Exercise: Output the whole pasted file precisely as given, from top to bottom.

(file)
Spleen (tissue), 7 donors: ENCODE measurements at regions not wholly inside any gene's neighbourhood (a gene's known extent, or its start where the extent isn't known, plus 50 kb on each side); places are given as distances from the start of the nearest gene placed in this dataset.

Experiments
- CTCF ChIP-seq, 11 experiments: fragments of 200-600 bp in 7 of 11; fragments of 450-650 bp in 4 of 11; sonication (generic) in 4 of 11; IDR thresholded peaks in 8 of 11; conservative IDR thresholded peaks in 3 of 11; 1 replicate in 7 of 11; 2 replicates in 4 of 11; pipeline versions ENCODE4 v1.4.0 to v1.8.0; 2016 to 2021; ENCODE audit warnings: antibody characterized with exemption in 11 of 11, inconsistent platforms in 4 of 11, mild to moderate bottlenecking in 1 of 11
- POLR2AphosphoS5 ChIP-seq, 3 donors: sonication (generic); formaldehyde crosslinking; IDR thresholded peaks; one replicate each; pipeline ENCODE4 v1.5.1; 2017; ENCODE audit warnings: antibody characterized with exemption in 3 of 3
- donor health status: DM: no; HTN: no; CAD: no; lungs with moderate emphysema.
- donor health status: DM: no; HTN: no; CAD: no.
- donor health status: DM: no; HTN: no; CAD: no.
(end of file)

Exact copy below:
Spleen (tissue), 7 donors: ENCODE measurements at regions not wholly inside any gene's neighbourhood (a gene's known extent, or its start where the extent isn't known, plus 50 kb on each side); places are given as distances from the start of the nearest gene placed in this dataset.

Experiments
- CTCF ChIP-seq, 11 experiments: fragments of 200-600 bp in 7 of 11; fragments of 450-650 bp in 4 of 11; sonication (generic) in 4 of 11; IDR thresholded peaks in 8 of 11; conservative IDR thresholded peaks in 3 of 11; 1 replicate in 7 of 11; 2 replicates in 4 of 11; pipeline versions ENCODE4 v1.4.0 to v1.8.0; 2016 to 2021; ENCODE audit warnings: antibody characterized with exemption in 11 of 11, inconsistent platforms in 4 of 11, mild to moderate bottlenecking in 1 of 11
- POLR2AphosphoS5 ChIP-seq, 3 donors: sonication (generic); formaldehyde crosslinking; IDR thresholded peaks; one replicate each; pipeline ENCODE4 v1.5.1; 2017; ENCODE audit warnings: antibody characterized with exemption in 3 of 3
- donor health status: DM: no; HTN: no; CAD: no; lungs with moderate emphysema.
- donor health status: DM: no; HTN: no; CAD: no.
- donor health status: DM: no; HTN: no; CAD: no.